Oh, yes, the “launch pad” concept–having one place where everything you’re going to need the next day gets put, ready to go out the door with you. Our front closet has an elevated floor in it, which makes it just perfect for this purpose. As soon as my keys come out of the door (or the ignition if Dr.J is home and the door’s unlocked), they go in the front pocket of my purse. As soon as I beat the dogs back enough to open the closet door, the purse goes in. I let the dogs out, then go to the bedroom and kick my shoes into the closet. Like TremorViolet said, it makes a huge difference in my frustration level and saves sooo much time. (I’ve probably frittered away a good six months of my life hunting for shoes, purses, and keys over the years.) As I think of things I need to take with me (books, lunches, stuff for the dogs, etc.), it gets set in the closet next to the purse.

Of course, like I said earlier, the system only works if I work the system. All it takes is for me to forget and toss the keys on the counter or kick the shoes off in the living room, and we’re back to the running around screeching about being late.

There were some really good ideas in this earlier thread on the subject. in

Well, without trying to sound like an anal-retentive jerk (which I actually am), I’ll tell you I have a system for damn near everything. There is a right way and a wrong way to do things. They all make perfect sense to me. Car keys go on thier own hooks. Wallets and sunglasses go where they go. Tools go where they go. Nothing gets lost that way.

My wife, on the other hand, can’t seem to play along. Constantly looses everything. Sets of keys, countless pairs of glasses, leaves my tools scattered around the yard to get lost and rust or get torn up otherwise. She has empty CD boxes that she lost the disc to and discs floating around that she lost the boxes to! She actually managed to lose the kid’s diaper bag! :smack: The other day, I go to cook dinner. I open the cabinet to grab the frying pan. Hum, not there. After searching about 20 minutes, I find it in a place it has never been, did not belong and made no sense for it to be there. :confused: I opened the fridge. I wanted the butter. Hum, not in the little “butter dome” on the door. A search found it on the bottom shelf behind a bag of lettice. Lettice that should have been in the vegatable drawer.

How many years has this woman lived with me? When has the butter ever not gone in the “butter dome”? Hell, even the people at Sears knew this and put the word “Butter” right there on the damn thing!

I love her anyway, even if she turns my life into a scavenger hunt daily. :smiley:

[temporary highjack]
Hey Maastricht: Are you a Nederlander, or an American living there? I used to live in Leefdaal and worked out of a facility in Paal. Nice country, nice people. [/end TH]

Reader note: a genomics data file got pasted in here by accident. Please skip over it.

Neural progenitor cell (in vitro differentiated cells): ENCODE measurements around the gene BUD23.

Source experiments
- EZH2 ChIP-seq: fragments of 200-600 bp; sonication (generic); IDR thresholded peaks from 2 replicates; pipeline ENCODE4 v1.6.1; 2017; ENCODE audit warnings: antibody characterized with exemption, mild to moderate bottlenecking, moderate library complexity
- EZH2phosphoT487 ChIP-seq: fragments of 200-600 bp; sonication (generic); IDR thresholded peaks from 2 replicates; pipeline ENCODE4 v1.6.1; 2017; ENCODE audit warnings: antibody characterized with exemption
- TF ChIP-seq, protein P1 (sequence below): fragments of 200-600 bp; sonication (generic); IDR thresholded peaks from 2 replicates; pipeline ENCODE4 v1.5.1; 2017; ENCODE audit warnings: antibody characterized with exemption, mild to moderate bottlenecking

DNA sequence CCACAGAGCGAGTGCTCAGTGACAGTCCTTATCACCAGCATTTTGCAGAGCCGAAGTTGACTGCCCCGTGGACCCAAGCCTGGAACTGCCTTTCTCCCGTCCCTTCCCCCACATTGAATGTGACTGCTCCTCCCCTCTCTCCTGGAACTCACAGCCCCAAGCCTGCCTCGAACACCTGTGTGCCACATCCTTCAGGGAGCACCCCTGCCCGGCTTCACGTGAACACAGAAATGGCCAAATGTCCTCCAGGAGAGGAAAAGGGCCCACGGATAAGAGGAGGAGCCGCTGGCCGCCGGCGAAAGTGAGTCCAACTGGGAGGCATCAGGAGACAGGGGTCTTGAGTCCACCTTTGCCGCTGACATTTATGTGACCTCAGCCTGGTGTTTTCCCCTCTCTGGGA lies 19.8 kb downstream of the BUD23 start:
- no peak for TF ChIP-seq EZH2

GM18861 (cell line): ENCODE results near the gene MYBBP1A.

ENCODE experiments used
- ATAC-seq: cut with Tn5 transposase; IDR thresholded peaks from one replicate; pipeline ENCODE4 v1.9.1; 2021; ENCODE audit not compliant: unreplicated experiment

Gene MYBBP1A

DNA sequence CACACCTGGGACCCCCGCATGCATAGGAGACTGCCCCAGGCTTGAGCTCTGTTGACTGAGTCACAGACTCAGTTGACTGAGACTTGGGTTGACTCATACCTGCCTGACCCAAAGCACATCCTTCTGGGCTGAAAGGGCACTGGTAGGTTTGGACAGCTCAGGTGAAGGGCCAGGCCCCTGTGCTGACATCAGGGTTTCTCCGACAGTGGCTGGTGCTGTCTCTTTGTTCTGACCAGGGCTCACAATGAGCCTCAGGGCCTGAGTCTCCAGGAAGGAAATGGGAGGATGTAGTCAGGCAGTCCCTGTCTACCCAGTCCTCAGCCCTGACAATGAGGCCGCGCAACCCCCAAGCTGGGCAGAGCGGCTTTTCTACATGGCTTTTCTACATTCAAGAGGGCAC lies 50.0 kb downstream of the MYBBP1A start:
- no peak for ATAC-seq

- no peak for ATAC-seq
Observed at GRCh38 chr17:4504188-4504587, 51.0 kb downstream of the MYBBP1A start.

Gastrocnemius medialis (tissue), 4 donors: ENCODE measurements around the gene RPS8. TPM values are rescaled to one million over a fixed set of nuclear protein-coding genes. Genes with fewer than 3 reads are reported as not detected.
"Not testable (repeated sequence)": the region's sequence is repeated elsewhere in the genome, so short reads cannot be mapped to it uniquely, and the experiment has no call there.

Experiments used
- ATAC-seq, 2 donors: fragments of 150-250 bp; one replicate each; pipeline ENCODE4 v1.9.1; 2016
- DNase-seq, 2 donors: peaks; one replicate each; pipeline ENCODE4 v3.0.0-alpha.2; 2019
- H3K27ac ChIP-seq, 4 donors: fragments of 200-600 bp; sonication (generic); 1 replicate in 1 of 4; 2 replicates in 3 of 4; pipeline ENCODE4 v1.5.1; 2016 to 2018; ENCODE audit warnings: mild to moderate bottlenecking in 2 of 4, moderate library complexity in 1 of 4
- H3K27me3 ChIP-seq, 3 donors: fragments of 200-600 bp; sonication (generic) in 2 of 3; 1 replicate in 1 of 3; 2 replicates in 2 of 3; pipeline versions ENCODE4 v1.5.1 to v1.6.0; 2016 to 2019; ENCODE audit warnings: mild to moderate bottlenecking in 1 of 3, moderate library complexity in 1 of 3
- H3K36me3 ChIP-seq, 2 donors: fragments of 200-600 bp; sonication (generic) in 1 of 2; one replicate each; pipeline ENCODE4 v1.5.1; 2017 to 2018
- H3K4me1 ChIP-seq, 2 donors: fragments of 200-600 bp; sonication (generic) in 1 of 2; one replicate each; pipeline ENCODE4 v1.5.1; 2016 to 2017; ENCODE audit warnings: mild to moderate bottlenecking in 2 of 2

Of course, that would be Belgium, where I lived, not Holland, but I travelled to the Netherlands quite often.

This may not be what you’re thinking of, but I make a point placing “pay the bills” at the top of my to-do list for payday. Barring a fire or family emergency, it’s the first thing I do after I get paid.

It’s embarrassing, but I have a history of putting off paying off my debts, then scrambling to pay them on time or letting them go late. A while back, I overheard someone who ran a small construction company say that the first thing they did when they received a check was to call their subcontractors to tell them to stop what they were doing and come over to get their share of the money. This may be a no brainer for some, but I finally understand how much freedom this gives me.

Oh yeah, I also (finally) got an inbox to hold the bills until payday.

Having a binder that holds everything for running the household. It has, in sections:
Stamps and coupons
Chore schedules, and lists of big jobs that need doing
Phone number lists, one personal and one business. Business cards/receipts/etc.
Pantry list, for grocery shopping readiness
Christmas stuff: list of Xmas card people, gift lists, and copies of former letters

I also have binders of ideas for ‘stuff to do with the kids,’ usually art, music, or science.

This has cleaned up so much of my paper clutter, and made my life a lot easier. Also, I got to buy office supplies, which is always a good thing.
A housecleaning schedule has also made life easier. I don’t have to think about what needs doing, I just do the job for the day and I’m done. Less guilt, nicer house, and all for less effort! Meanwhile, my towels and sheets are always clean and ready, I can let people enter my house, and I don’t run out of clean underwear.

How do we compare to Alaskans? :wink: Yup, I’m Dutch and live in Maastricht. Nice to read you’ve got good memories of your time there.

Oh yeah. I love to throw stuff out, get rid of junk we’re not using, and so on. That’s great to do. But the other good thing to do is to buy enough of stuff you really use all the time. Buy lots of pens and scissors, and put them in every room.

Likewise, I finally have enough tote bags that I don’t have to dump one out and refill it with something else once a week; I have a tote bag for every need (for me, I need one each for: scrapbooking, church, gym, and library–and when I finish a library book, it goes right into the bag, so I don’t have to hunt all over the house for them when I want to go). Each tote bag is filled with the right stuff, and I just pick it up and get out. It’s just ridiculous how much easier you can make your life by spending $10 on a couple of extra tote bags and some scissors…

Or, if you don’t have a walk in closet:

Cover the existing sheetrock walls in your closets with Slatwall and get some of this neat hardware

Ah, but elfa shelving is not just for walk-in closets. It can go in your basement, your garage, your kitchen. It can go everywhere! And it so easy to set up and take down.